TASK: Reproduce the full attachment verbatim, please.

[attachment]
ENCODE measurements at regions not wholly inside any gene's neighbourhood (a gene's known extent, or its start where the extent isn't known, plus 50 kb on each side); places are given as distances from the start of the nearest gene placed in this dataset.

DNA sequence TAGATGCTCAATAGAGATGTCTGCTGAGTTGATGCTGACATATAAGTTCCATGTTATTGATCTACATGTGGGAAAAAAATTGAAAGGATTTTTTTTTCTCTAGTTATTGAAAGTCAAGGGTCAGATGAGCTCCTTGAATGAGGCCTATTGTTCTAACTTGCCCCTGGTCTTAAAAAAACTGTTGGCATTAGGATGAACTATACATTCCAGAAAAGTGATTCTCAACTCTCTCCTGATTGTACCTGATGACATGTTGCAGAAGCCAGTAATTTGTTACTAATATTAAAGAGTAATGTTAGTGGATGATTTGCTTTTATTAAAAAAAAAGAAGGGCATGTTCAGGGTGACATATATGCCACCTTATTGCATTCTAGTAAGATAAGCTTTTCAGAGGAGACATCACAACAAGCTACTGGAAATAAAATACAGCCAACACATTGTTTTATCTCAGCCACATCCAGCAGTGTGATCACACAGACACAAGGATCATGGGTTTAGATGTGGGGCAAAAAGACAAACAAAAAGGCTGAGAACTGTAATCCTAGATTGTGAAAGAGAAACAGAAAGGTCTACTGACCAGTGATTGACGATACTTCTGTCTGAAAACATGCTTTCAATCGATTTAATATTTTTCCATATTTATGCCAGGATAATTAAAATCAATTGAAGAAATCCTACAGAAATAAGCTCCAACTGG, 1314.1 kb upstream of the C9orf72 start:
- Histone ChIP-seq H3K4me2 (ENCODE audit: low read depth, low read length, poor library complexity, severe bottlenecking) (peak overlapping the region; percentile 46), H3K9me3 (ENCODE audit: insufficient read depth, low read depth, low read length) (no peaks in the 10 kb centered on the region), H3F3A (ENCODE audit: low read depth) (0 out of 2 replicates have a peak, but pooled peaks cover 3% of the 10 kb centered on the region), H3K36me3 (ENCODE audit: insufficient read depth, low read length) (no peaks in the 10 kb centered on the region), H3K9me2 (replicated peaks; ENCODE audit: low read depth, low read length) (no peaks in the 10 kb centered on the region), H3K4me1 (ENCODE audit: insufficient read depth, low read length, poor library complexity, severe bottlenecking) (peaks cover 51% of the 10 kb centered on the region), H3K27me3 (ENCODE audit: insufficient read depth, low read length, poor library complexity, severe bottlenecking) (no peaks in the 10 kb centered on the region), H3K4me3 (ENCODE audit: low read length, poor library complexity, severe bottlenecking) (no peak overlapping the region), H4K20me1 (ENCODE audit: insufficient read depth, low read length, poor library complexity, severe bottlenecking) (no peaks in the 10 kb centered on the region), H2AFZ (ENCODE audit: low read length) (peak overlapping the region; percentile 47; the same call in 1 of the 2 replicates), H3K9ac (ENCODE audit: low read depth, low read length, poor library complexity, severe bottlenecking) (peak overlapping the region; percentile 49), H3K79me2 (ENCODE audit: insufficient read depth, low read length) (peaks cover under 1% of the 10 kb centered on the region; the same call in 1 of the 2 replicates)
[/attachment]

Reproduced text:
ENCODE measurements at regions not wholly inside any gene's neighbourhood (a gene's known extent, or its start where the extent isn't known, plus 50 kb on each side); places are given as distances from the start of the nearest gene placed in this dataset.

DNA sequence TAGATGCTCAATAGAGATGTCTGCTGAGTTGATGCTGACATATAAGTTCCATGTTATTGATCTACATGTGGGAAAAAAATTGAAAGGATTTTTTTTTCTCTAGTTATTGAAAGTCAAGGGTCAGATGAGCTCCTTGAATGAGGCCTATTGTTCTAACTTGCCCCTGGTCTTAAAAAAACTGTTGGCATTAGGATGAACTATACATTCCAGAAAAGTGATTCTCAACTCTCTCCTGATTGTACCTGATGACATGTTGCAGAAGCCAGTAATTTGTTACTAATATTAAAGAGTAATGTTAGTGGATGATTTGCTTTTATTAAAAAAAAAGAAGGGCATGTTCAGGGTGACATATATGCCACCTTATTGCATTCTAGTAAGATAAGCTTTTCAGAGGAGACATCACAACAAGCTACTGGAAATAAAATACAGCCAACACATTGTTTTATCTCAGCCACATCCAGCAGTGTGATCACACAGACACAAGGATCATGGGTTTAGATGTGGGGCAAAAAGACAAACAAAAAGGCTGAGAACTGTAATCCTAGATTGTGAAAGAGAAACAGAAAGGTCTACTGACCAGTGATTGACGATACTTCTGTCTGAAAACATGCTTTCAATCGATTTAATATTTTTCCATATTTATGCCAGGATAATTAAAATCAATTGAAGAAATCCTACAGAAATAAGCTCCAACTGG, 1314.1 kb upstream of the C9orf72 start:
- Histone ChIP-seq H3K4me2 (ENCODE audit: low read depth, low read length, poor library complexity, severe bottlenecking) (peak overlapping the region; percentile 46), H3K9me3 (ENCODE audit: insufficient read depth, low read depth, low read length) (no peaks in the 10 kb centered on the region), H3F3A (ENCODE audit: low read depth) (0 out of 2 replicates have a peak, but pooled peaks cover 3% of the 10 kb centered on the region), H3K36me3 (ENCODE audit: insufficient read depth, low read length) (no peaks in the 10 kb centered on the region), H3K9me2 (replicated peaks; ENCODE audit: low read depth, low read length) (no peaks in the 10 kb centered on the region), H3K4me1 (ENCODE audit: insufficient read depth, low read length, poor library complexity, severe bottlenecking) (peaks cover 51% of the 10 kb centered on the region), H3K27me3 (ENCODE audit: insufficient read depth, low read length, poor library complexity, severe bottlenecking) (no peaks in the 10 kb centered on the region), H3K4me3 (ENCODE audit: low read length, poor library complexity, severe bottlenecking) (no peak overlapping the region), H4K20me1 (ENCODE audit: insufficient read depth, low read length, poor library complexity, severe bottlenecking) (no peaks in the 10 kb centered on the region), H2AFZ (ENCODE audit: low read length) (peak overlapping the region; percentile 47; the same call in 1 of the 2 replicates), H3K9ac (ENCODE audit: low read depth, low read length, poor library complexity, severe bottlenecking) (peak overlapping the region; percentile 49), H3K79me2 (ENCODE audit: insufficient read depth, low read length) (peaks cover under 1% of the 10 kb centered on the region; the same call in 1 of the 2 replicates)